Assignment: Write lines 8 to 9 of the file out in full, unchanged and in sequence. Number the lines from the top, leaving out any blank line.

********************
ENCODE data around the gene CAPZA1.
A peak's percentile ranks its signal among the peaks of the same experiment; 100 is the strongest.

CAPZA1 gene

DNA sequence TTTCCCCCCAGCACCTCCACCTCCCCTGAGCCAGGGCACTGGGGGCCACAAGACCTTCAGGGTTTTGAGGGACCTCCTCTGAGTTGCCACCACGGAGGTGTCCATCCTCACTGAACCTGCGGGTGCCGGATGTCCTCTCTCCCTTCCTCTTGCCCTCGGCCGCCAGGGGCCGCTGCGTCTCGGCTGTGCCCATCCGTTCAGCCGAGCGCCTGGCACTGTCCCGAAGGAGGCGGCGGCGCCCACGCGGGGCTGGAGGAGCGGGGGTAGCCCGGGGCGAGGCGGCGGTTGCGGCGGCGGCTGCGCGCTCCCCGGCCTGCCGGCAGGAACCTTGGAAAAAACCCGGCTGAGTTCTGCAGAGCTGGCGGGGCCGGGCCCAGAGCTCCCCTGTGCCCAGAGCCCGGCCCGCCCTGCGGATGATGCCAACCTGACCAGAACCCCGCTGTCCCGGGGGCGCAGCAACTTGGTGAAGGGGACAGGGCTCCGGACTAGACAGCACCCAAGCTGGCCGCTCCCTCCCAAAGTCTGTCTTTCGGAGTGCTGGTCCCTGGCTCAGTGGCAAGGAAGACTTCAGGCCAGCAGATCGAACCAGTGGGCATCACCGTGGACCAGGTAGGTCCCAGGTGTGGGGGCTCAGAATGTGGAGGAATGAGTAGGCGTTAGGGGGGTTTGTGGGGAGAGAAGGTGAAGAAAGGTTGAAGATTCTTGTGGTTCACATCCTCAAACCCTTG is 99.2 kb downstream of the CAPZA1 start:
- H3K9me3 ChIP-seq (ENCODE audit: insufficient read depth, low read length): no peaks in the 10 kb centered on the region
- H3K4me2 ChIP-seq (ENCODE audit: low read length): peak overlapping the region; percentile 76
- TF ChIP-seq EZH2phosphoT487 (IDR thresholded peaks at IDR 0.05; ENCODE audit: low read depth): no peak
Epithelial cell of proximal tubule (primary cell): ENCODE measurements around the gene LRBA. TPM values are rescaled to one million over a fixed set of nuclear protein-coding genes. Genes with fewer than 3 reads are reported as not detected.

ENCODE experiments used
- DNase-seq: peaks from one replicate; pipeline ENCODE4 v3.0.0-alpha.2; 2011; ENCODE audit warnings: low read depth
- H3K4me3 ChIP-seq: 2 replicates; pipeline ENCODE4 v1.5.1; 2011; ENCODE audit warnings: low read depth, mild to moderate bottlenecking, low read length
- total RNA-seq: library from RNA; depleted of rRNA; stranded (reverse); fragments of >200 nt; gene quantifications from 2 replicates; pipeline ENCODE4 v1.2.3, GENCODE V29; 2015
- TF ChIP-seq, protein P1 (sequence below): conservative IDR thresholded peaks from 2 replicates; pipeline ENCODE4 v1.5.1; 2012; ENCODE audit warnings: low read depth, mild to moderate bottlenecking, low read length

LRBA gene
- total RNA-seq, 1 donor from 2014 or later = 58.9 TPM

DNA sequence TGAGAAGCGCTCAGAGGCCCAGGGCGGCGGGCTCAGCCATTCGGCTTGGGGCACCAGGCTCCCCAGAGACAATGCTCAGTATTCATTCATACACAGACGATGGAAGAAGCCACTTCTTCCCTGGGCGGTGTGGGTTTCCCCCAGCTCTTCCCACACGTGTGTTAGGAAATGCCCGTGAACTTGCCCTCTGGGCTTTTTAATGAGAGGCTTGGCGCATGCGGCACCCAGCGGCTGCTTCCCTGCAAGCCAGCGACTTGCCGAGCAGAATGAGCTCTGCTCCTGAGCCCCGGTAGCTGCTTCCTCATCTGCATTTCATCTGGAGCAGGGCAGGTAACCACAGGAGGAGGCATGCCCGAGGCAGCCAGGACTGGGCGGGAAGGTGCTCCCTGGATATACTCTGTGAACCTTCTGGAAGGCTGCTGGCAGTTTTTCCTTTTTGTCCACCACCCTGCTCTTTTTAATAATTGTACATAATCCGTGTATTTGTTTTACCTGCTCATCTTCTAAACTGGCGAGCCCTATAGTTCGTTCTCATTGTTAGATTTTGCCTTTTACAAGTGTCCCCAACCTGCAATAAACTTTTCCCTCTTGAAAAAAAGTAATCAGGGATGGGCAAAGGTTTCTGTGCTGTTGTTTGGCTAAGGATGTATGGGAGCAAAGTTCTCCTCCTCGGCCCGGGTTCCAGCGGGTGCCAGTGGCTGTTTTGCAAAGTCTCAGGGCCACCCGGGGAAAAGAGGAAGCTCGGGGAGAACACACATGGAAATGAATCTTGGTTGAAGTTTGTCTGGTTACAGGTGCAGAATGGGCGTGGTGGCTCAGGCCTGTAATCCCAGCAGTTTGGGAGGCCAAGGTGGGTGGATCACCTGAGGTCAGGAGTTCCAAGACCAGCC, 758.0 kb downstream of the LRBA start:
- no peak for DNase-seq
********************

Epithelial cell of proximal tubule (primary cell): ENCODE measurements around the gene LRBA. TPM values are rescaled to one million over a fixed set of nuclear protein-coding genes. Genes with fewer than 3 reads are reported as not detected.

ENCODE experiments used